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Rosses Point

By: Robert Sidorsky

Appeared in November/December 2001 LINKS

Perhaps more than any other links course, County Sligo Golf Club—or Rosses Point, as it is more commonly known—is infused and inspired by its natural setting. This charmer in the northwest of Ireland is surrounded by the romantic scenery that William Butler Yeats, the greatest of Irish poets, made famous: the semicircle of sea, the ring of limestone mountains and knobby hills, and looming above it all, Ben Bulben, the somber anvil of a mountain that dominates the landscape.

The course lies at the far end of Rosses Point, a neck of land that juts into Sligo Bay five miles past Sligo town. Prim rows of B&Bs lead to the pointy, porticoed, black-and-white Tudor clubhouse. Just across from the clubhouse and practice ground are Oyster Island and its pepperpot lighthouse, and Coney Island, after which its more famous New York relative is reputed to have been named by a homesick Sligo sailor. In the channel that leads to Sligo harbor is a 180-year-old marker named the Metal Man, which Yeats called the “Rosses Pointe man who never told a lie.”

Taking its name from the Gaelic sligeach or “place of shells,” Sligo has a long seafaring tradition. It’s an attractive town highlighted by Georgian architecture and bisected by the Garavogue River, which lends a certain Continental cachet. The Yeats Society Building is at Douglas Hyde Bridge, and just down the road is the Sligo County Museum and the Niland Gallery, which includes a collection of paintings by Yeats’ younger brother, the artist Jack Yeats.

The Sligo Golf Club was founded in 1894 by Lt. Col. James Campbell and a group of British officers in the Duke of Connaught’s Sligo Own Artillery. The original nine holes were laid out by George Combe, the first secretary of the Golfing Union of Ireland. The second nine was added in 1907 by the Colonel’s younger stepbrother, Willie Campbell. Credit for the present day course, however, belongs to Harry S. Colt, the peerless English golf course architect of the day: He remodeled the course during a week-long visit in June 1927 for a fee of £50.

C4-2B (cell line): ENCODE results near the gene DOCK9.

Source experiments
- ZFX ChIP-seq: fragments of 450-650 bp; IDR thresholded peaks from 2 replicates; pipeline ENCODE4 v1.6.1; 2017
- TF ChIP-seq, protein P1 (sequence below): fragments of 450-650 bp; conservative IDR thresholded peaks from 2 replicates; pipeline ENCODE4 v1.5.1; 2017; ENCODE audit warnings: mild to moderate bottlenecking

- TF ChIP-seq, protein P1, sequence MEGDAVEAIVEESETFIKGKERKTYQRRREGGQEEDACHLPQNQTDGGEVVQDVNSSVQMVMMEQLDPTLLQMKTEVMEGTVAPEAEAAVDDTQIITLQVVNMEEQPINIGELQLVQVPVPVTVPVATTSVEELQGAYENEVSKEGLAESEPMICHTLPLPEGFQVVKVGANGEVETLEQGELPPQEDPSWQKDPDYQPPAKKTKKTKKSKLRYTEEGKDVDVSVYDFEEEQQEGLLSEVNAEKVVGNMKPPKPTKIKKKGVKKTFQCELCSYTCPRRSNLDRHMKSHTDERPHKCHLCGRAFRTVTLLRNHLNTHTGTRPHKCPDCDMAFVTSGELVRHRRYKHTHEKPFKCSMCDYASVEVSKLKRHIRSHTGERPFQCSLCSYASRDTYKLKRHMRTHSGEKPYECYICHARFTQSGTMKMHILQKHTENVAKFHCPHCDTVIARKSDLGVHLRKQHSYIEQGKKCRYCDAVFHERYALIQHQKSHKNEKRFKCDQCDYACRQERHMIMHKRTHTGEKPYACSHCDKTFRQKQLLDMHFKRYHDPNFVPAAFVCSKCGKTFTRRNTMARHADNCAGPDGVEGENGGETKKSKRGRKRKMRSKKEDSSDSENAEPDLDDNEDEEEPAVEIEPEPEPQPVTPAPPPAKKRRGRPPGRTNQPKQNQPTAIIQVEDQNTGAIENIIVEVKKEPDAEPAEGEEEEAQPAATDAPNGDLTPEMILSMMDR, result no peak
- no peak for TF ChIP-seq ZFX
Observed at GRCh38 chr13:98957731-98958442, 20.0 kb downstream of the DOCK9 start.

The first four holes run along high ground above the clubhouse, followed by “The Jump,” the par-5 5th hole that plunges from the tee to a plane of barrier dunes along the sandy beach. From the high point by the 3rd tee, the golfer is greeted with a spectacular panorama of Sligo Bay and its lighthouse, across Coney Island to the green summit of Knocknarea, topped by the burial mound of ancient Queen Maeve

The par-4 7th hole, which turns at a right angle from the sea to face Ben Bulben, is named “Ewing’s Profile,” after Cecil Ewing, a Sligo native and one of Ireland’s most accomplished amateur players. Each year since 1923, Sligo has hosted the West of Ireland Open Championship, which Ewing captured 10 times from 1930 to 1950.

The real soul of Rosses Point, though, is the loop of holes made up of Nos. 9–12, the last a tumbling par 5 that runs straight out to land’s end and Sligo Bay. This stretch overlooks the Drumcliff estuary that flows under the vast shelf of Ben Bulben and offers views deep into the Glencar Valley, site of a hidden waterfall.

Yeats died in 1939 and is buried in Drumcliff churchyard, across the estuary from Rosses Point. The simple tombstone is inscribed with the epitaph that Yeats wrote for himself at the end of one of his last poems:

Under bare Ben Bulben's head

In Drumcliff churchyard Yeats is laid,

An ancestor was rector there

Long years ago; a church stands near,

By the road an ancient Cross.

No marble, no conventional phrase,

On limestone quarried near the spot

By his command these words are cut:

Cast a cold eye

on life, on death.

Horseman, pass by!

From cradle to grave, Yeats was touched by the people and the stirring landscape of County Sligo. Invariably, visiting golfers over the years have been similarly affected.

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